Hey there! Let's have a friendly yet challenging conversation about an intriguing topic that's been on my mind lately: the trend of churches focusing heavily on charismatic gifts, especially the gift of tongues. According to recent surveys, growing churches seem to put a major emphasis on this aspect, even to the point of offering classes and encouraging everyone to speak in tongues. But is this really in line with the Biblical examples, or has it become more of a church growth strategy that seems far from the genuine intent?
It's fascinating how many people are drawn to things that appear too good to be true. You know, those promises like "Make 6 figures in 2 weeks" or "Lose weight without exercise!" We've all seen them, and most of us roll our eyes and dismiss them as scams. But not everyone. There are many people out there genuinely searching for solutions, desperate for a way out of their struggles. They long for something that will magically transform their lives and offer a quick fix to their problems. Unfortunately, many end up investing time and money into things that don't deliver what they truly need, leaving them feeling embarrassed, tired, and even more frustrated than before.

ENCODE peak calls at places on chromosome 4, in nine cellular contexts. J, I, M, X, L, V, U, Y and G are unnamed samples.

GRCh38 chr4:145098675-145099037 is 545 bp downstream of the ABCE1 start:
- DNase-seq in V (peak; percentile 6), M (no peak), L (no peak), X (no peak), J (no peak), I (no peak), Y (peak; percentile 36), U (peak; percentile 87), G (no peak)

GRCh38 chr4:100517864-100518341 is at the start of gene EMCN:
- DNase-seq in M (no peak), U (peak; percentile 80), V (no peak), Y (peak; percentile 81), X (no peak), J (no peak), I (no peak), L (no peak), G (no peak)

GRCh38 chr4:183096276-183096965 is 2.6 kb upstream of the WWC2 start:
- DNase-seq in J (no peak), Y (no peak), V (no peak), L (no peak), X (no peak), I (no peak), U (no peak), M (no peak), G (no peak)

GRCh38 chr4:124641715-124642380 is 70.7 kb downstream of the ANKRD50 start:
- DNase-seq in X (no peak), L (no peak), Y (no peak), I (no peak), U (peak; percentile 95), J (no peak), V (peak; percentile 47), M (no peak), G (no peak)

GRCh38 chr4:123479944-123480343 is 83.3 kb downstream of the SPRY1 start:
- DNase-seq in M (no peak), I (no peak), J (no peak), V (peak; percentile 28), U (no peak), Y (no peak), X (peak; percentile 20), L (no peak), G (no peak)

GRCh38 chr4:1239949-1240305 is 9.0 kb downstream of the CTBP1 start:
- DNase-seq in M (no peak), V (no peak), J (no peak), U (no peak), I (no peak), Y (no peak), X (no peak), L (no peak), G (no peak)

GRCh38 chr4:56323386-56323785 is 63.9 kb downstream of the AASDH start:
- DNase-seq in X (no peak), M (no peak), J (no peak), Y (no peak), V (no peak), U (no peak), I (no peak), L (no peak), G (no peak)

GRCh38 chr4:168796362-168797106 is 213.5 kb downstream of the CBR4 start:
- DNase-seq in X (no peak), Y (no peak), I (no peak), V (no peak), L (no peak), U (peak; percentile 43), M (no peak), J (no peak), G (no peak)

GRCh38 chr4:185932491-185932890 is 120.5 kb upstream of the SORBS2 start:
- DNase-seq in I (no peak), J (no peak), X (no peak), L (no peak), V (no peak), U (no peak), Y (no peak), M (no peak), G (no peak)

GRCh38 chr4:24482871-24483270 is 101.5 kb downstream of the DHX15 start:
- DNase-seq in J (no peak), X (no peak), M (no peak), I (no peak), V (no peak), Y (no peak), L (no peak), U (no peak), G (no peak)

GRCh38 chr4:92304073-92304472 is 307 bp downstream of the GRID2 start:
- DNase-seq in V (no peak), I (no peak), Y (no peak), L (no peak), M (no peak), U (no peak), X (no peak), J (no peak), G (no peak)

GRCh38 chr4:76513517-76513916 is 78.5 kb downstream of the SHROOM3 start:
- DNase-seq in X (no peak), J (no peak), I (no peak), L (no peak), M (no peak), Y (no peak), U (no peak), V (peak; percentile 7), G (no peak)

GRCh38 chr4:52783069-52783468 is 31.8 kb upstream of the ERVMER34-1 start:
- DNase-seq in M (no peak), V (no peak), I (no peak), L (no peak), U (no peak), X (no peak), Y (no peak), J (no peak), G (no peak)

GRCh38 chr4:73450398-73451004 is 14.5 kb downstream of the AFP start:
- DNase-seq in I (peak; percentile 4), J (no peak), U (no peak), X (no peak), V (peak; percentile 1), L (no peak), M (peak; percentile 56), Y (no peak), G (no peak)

Now, let's talk about how some popular churches may unintentionally (or intentionally) feed into this desire for quick fixes. They often appeal to people's emotions, targeting their perceived needs, and promoting a certain way of doing things that promises a heightened experience or feeling. But is that what genuine discipleship is all about? So many churches are far too concerned with growing their organization, with momentum, with how it feels in the room, with how people feel... They have to feel something. They have to feel the power. They have to feel the "spirit" flowing through the crowd. Much the way a crowd "feels" at a Taylor Swift concert. A blend of frenzied up over the environment and star-struck.
But where did this gift originate? Let's revisit the origins of the gift of tongues as described in the New Testament. At Pentecost, God performed a miraculous act, enabling people to speak different languages, and fostering communication among individuals from various regions. It was a powerful display of God's presence, and it made complete sense in its context.